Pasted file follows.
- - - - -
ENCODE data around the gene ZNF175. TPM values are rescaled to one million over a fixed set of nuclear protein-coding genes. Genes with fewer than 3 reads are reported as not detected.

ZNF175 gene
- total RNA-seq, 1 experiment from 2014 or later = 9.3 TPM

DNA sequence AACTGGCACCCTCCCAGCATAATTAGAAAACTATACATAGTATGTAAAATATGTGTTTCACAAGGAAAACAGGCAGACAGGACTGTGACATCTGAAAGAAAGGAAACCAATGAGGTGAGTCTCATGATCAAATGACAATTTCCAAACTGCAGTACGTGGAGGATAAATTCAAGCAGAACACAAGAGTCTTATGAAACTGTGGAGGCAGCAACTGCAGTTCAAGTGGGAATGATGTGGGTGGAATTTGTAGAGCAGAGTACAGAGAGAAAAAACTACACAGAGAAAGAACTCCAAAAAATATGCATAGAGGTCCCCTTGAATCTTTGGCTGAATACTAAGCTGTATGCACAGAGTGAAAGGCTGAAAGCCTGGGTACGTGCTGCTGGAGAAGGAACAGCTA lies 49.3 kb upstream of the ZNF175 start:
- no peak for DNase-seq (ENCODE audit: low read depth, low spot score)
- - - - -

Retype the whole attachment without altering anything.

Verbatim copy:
ENCODE data around the gene ZNF175. TPM values are rescaled to one million over a fixed set of nuclear protein-coding genes. Genes with fewer than 3 reads are reported as not detected.

ZNF175 gene
- total RNA-seq, 1 experiment from 2014 or later = 9.3 TPM

DNA sequence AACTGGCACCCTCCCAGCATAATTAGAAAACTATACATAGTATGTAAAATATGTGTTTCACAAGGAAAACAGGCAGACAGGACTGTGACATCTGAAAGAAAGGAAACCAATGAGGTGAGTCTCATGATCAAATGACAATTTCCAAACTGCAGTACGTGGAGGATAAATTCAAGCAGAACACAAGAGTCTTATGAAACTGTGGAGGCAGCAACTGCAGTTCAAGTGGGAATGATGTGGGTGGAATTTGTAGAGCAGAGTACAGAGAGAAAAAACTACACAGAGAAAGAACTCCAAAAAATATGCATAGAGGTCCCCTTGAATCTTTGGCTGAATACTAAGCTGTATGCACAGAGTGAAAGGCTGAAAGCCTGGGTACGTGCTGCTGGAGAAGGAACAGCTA lies 49.3 kb upstream of the ZNF175 start:
- no peak for DNase-seq (ENCODE audit: low read depth, low spot score)